But he remained largely unknown to the general public until 1984, when the seemingly impossible, or at least the unexpected, happened: Mr. Stanton, the quintessential supporting player, became a leading man.
That year he starred as a wandering amnesiac reunited with his family in Wim Wenders’s “Paris, Texas,” which won the Palme d’Or at the Cannes Film Festival, and as a fast-talking automobile thief training Emilio Estevez in the ways of his world in Alex Cox’s cult comedy “Repo Man.”
If there was any remaining doubt about his newly attained star status, it was eliminated in 1986 when he was invited to host “Saturday Night Live.”
Mr. Stanton was never anonymous again, although he continued to make his contributions almost entirely in supporting roles. He played Molly Ringwald’s underemployed father in the teenage romance “Pretty in Pink” (1986), the apostle Paul in Martin Scorsese’s “The Last Temptation of Christ” (1988), a private eye in David Lynch’s “Wild at Heart” (1990), a judge in Terry Gilliam’s “Fear and Loathing in Las Vegas” (1998), the hero’s ailing brother in Mr. Lynch’s “The Straight Story” (1999), a veteran inmate cheerfully testing the electrocution equipment in “The Green Mile” (1999) and Charlie Sheen’s father in “The Big Bounce” (2004).
Mr. Stanton was cast in one of his best-known roles when he was almost 80: that of Roman Grant, a self-proclaimed prophet with 14 wives, on “Big Love,” HBO’s acclaimed series about the everyday lives of polygamists. After his character was killed in the Season 3 finale in 2009, he joked that the show had generated more response than anything else he had done, “except for a couple hundred other movies.”
Mr. Stanton had an impressive singing voice and toured with a male chorus early in his career. He first sang on screen in “Cool Hand Luke” (1967), doing three numbers, including the hymn “Just a Closer Walk With Thee.” He later formed the Harry Dean Stanton Band, which played rock, blues, jazz and Tex-Mex numbers in Los Angeles nightclubs and on tour.
In 2014 he released an album, “Harry Dean Stanton: Partly Fiction,” consisting of songs he sang on the soundtrack of a documentary about him by the same name.
Harry Dean Stanton was born in West Irvine, Ky., a small town southeast of Lexington, on July 14, 1926, the son of Sheridan Stanton, a tobacco farmer who also worked as a barber, and the former Ersel Moberly, a cook.
After serving in the Navy in the Pacific during World War II, he attended the University of Kentucky, where he became interested in drama. Dropping out of college after three years, he moved to Los Angeles and studied acting at the Pasadena Playhouse.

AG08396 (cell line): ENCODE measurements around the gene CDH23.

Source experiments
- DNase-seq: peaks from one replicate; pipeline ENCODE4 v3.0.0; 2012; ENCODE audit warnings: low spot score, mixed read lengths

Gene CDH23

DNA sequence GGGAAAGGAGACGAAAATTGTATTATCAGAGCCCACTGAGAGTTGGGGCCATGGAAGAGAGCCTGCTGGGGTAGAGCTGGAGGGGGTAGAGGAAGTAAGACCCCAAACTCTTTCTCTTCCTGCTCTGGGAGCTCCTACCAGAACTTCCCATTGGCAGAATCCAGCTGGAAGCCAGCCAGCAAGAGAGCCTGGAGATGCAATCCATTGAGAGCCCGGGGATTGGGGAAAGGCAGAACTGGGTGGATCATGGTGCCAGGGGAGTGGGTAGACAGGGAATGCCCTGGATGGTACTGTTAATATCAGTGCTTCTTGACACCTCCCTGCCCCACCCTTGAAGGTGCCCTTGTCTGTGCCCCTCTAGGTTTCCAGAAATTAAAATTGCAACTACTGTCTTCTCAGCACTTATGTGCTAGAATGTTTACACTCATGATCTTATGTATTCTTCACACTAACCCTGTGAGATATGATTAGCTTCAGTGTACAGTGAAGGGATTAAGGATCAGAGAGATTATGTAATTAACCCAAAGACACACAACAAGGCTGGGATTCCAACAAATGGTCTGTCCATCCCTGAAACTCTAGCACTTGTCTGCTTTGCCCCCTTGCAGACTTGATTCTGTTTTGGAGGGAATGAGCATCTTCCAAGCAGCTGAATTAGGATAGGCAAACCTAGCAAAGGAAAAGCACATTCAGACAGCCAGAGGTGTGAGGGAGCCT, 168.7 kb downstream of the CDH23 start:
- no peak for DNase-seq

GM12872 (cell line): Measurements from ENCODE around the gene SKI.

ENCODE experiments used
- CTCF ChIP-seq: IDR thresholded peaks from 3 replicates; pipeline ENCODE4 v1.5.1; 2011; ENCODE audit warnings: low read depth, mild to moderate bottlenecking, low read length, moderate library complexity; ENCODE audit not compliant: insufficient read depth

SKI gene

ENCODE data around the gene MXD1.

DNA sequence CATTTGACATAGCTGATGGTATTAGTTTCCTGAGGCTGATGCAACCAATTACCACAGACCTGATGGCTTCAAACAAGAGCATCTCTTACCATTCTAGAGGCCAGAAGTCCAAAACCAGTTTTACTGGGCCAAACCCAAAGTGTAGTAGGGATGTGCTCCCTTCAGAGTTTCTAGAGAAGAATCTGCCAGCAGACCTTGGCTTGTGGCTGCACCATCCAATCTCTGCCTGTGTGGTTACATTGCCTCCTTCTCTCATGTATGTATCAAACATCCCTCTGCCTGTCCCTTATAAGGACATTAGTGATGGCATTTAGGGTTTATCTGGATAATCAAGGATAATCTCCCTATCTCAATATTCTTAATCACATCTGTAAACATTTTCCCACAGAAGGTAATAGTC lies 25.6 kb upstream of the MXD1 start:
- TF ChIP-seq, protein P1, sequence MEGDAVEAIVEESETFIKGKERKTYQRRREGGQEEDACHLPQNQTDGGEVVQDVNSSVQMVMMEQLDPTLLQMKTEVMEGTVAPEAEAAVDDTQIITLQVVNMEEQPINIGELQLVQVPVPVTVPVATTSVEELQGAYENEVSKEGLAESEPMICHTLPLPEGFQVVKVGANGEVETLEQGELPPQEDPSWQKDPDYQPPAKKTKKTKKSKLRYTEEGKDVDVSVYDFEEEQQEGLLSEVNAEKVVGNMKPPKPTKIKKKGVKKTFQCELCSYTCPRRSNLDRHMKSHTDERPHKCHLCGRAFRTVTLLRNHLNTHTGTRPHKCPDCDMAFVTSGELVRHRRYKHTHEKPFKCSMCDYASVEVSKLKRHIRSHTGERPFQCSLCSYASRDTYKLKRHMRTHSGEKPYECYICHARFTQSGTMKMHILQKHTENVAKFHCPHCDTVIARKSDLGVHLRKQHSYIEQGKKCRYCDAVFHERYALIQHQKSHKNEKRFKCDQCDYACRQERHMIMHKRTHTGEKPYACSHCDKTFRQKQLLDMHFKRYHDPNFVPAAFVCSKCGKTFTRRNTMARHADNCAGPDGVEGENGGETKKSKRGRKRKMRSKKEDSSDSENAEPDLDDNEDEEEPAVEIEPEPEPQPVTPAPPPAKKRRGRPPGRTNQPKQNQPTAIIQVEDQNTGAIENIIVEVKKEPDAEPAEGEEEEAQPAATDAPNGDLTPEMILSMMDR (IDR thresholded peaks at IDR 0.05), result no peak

Mr. Stanton — who was often billed as Dean Stanton early in his career to avoid confusion with another character actor, Harry Stanton — made his first television appearance in 1954 in an episode of “Inner Sanctum,” a syndicated mystery and suspense anthology series. His film debut was in “Tomahawk Trail,” a 1957 western starring Chuck Connors, and for the first two decades of his career westerns were his specialty.
Among the numerous TV westerns on which he was seen were “Rawhide,” “Bonanza” and “The Big Valley.” He was also on eight episodes of “Gunsmoke,” playing a different character in each. His last western film was Arthur Penn’s unorthodox “The Missouri Breaks” (1976), starring Marlon Brando and Mr. Stanton’s onetime roommate Jack Nicholson.
Mr. Stanton remained busy to the end. He had small roles in the 2012 movies “The Avengers” and “Seven Psychopaths” and was in episodes of the HBO series “Getting On” in 2013 and 2014. This year, he appeared in a few episodes of “Twin Peaks: The Return” and starred in the feature film “Lucky,” scheduled for release this month. He plays a hard-bitten 90-year-old atheist in the movie, which also stars Mr. Lynch.
Mr. Stanton drew unwanted headlines in 1996 after gunmen broke into his Hollywood home on Mulholland Drive, struck him and tied him up before ransacking the house, stealing cash and electronics and escaping in his Lexus. Two men were captured in a police chase and sentenced to prison.
There was no immediate information on his survivors.
Even as his profile rose, Mr. Stanton expressed some disappointment in his career. “It’s just so frustrating when you’re in a supporting role because you only get to express a part of yourself,” he said in a 1986 interview with The Los Angeles Times.
But he was matter-of-fact about his gift. That same year he told The New York Times Magazine: “I know I’ve got the ability to bring a sense of menace to the screen. I have that specific competence, and it’s generally kept me working.”
He then summed up his adult life. “To put it mildly,” he said, “I was just a very late bloomer.”
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